Sunday, April 30, 2023

Understanding and Managing Grief, April 23 - April 29, 2023

Best selections from Grief Healing's Twitter stream this week:

People in acute grief are especially vulnerable and may be very private or open to interacting with others about the details. Though the expression of sorrow may be sincere, one's personal beliefs may not be shared by the acutely bereaved. Being present and simply expressing sorrow for the person's loss is usually well-received.  What Not to Say to Someone Acutely Grieving « Psychology Today

Monday, April 24, 2023

Seeing a Specialist in Grief Counseling: Why It Matters

[Reviewed and updated April 15, 2024

A reader writes: I’ve been suffering from depression for a long time and am under the care of a psychiatrist. I went to see my doctor for the first time since my father died and was a complete wreck since I had to re-tell what happened. I was crying because it's hard to talk about Dad's sudden downfall and last day, but my psychiatrist seemed to think that I was being overly emotional. I tried to tell him that I'm not upset every day and that I didn't think that my sadness less than five months after Dad's death was abnormal. I did confess to doing some stupid things immediately after he passed and how hard some things have been, but I walked out of his office feeling like I should be over it. 

Sunday, April 23, 2023

Understanding and Managing Grief, April 16 - April 22, 2023

Best selections from Grief Healing's Twitter stream this week:

It is normal both to feel great sadness and relief after your loved one passes away. Your relationship to your loved one can further complicate how you experience and process your grief. 6 Things Caregivers Should Know About Their Grief « Psychology Today

Monday, April 17, 2023

Children, Pet Loss and The Power of Story

The one best place to bury a dog is in the heart of its master. ~ Ben Hur Lampman

Death of a pet may be a young family’s first encounter with significant loss, and one of the questions parents will face is how to explain it to their children. Depending upon their age, personality and level of development at the time, children may have a tough time understanding death and the grief that accompanies significant loss, and parents may be at a loss as to how to explain it to them.

Sunday, April 16, 2023

Understanding and Managing Grief, April 9 - April 15, 2023

Best selections from Grief Healing's Twitter stream this week:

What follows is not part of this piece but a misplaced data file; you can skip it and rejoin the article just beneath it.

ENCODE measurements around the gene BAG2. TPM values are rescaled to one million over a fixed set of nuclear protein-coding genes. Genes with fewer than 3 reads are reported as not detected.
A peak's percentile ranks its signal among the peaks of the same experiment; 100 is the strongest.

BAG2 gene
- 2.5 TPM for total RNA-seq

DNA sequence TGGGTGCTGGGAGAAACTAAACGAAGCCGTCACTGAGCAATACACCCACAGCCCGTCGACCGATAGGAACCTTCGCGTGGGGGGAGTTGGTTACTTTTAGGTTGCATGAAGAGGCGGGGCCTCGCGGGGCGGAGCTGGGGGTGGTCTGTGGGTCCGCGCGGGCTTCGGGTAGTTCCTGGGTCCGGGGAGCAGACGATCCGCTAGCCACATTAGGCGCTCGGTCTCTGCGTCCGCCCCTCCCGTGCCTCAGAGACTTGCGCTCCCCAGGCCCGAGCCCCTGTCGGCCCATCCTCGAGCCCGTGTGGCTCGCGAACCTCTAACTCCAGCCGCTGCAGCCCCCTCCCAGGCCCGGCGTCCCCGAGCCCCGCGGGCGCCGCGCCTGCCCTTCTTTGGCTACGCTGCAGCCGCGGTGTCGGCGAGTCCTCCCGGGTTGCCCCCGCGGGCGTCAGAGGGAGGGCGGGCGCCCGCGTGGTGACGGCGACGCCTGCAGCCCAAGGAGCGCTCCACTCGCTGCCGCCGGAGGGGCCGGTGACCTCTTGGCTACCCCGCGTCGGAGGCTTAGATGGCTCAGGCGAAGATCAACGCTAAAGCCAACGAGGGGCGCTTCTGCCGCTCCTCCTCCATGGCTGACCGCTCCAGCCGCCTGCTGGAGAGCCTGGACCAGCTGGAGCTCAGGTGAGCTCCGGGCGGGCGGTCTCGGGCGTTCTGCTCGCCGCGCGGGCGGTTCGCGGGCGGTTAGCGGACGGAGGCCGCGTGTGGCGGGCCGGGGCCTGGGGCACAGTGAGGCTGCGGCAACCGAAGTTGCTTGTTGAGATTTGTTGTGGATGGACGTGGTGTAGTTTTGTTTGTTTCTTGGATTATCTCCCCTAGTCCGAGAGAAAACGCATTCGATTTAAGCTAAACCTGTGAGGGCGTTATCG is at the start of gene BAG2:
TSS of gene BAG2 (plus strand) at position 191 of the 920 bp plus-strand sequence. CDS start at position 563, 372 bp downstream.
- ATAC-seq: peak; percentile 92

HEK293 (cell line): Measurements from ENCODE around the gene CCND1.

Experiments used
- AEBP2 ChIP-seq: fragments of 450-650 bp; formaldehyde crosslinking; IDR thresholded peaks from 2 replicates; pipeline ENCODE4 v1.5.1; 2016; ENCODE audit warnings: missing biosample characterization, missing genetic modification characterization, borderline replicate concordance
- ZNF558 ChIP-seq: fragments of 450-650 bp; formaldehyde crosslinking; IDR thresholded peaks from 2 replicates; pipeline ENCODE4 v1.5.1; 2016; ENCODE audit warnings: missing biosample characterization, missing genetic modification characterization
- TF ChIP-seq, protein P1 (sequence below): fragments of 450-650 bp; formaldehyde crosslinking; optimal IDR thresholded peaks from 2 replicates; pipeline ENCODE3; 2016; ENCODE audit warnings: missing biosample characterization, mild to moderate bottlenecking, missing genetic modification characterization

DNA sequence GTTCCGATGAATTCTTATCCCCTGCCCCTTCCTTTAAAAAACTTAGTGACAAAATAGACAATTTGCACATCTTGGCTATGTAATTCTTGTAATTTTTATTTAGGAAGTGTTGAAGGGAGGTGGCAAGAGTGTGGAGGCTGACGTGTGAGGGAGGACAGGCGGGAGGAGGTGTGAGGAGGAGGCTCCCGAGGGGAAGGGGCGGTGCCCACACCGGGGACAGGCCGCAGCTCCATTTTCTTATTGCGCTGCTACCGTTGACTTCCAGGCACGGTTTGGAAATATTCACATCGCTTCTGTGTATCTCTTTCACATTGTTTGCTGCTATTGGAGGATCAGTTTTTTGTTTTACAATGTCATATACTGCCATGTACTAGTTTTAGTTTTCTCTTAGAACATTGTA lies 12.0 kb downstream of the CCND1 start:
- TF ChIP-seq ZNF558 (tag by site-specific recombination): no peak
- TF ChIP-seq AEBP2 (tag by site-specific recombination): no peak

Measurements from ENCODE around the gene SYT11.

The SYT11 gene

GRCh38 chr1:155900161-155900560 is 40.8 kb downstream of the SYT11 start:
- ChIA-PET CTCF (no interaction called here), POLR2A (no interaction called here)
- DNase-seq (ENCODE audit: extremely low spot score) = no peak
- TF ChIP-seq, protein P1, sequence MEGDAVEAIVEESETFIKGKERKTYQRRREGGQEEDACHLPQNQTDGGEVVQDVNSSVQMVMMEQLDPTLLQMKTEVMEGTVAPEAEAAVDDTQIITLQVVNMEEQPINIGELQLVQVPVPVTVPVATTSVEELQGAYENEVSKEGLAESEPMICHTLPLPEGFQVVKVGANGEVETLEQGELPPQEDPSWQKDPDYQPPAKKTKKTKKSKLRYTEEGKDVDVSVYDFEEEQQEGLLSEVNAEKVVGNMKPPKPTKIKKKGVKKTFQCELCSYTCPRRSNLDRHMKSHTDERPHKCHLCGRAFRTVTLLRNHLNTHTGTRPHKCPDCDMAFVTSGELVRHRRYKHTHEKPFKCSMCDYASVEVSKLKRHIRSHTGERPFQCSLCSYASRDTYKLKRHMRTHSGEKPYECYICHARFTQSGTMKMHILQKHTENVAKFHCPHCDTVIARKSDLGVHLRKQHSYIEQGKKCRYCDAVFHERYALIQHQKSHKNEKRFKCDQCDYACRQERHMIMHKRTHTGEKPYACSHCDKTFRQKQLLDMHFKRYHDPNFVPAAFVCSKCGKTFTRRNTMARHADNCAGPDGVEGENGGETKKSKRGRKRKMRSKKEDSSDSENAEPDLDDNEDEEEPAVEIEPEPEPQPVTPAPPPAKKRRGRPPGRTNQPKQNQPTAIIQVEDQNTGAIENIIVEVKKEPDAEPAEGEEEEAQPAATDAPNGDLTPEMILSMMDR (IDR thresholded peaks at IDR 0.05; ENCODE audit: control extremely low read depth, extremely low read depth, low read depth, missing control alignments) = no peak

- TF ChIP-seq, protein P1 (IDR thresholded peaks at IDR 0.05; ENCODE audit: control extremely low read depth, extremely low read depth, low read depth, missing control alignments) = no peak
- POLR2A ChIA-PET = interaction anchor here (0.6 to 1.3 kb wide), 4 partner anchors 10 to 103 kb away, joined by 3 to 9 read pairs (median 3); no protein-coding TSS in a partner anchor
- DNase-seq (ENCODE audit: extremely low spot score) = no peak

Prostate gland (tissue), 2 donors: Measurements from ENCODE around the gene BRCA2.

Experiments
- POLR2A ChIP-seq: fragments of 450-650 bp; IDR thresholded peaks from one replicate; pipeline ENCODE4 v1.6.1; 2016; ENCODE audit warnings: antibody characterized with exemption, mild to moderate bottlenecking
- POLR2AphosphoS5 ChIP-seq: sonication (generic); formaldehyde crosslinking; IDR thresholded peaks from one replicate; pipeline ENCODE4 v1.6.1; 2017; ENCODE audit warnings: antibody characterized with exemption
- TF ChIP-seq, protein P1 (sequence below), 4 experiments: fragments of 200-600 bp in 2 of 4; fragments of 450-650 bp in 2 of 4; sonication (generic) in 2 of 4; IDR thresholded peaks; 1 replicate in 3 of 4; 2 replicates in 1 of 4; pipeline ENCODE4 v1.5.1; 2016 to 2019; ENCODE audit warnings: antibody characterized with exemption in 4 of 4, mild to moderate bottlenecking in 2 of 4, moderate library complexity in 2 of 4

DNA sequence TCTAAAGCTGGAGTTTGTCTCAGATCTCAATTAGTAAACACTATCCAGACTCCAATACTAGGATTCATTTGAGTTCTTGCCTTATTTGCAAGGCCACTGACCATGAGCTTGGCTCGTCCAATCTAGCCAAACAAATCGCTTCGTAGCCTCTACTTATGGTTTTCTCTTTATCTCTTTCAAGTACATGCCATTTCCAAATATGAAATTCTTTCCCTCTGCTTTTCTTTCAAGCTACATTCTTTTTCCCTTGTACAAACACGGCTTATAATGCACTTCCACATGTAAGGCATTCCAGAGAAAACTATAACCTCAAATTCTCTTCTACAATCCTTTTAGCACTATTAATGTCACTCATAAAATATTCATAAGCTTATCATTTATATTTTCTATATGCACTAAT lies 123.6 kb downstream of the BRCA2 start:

Disenfranchised Grief describes a loss you don’t feel entitled to, that no one seems to understand, and that isn’t openly acknowledged, mourned or publicly supported. Many situations can lead to this, and it’s incredibly valid. What Is Disenfranchised Grief? Here's What To Know. « Huff Post

Monday, April 10, 2023

In Grief: When A Loved One Is Missing

Not every loss was confirmed by an officer at the door. Nor a telegram with the power to sink a fleet. Loss, often the worst kind, also arrived through the deafening quiet of an absence. ~ Kristina McMorris

A reader writes:  I honestly think I'm going a little mad. Three months ago my brother took a break from moving into his apartment [in Jamaica], went out for lunch, and never returned. Boxes were not opened and he never slept in the bed. His car was never recovered, which makes things more complicated. From all indications the police have a suspect(s) but according to them, without a confession or a witness there is absolutely nothing they can do.

Sunday, April 9, 2023

Understanding and Managing Grief, April 2 - April 8, 2023

Best selections from Grief Healing's Twitter stream this week:

A new study finds differences between men and women in the "widowhood effect." Men have a higher likelihood of dying themselves after the death of their spouse than women do. I Can’t Live Without Her: When Grieving Men Die « Psychology Today

Monday, April 3, 2023

When Hospice Care Fails to Meet Caregiver's Expectations

The only real mistake is the one from which we learn nothing.  ~ Henry Ford

A reader writes: I lost my husband from a cancer. He was a fighter and I stood by him day and night all the way for seven months. I watched him deteriorate to a skeleton and when hospice was called in they did such a horrible job by letting him suffer that I cannot forgive myself for me having to shove pain medicine into his mouth with a little bit of water in a straw. I still hear him asking me what are you doing to me? Are you trying to kill me? and he was in such pain. I hate hospice for letting this happen.

Sunday, April 2, 2023

Understanding and Managing Grief, March 26 - April 1, 2023

Best selections from Grief Healing's Twitter stream this week:

Wind phones function as a therapeutic salve for people grappling with bereavement. They are typically found in a booth set in natural surroundings, where grieving folks can go to call their departed loved ones on a disconnected “phone” that will carry their words to them with the wind. Call Them on a ‘Wind Phone’ so the Breeze Can Carry Your Words « Goodnet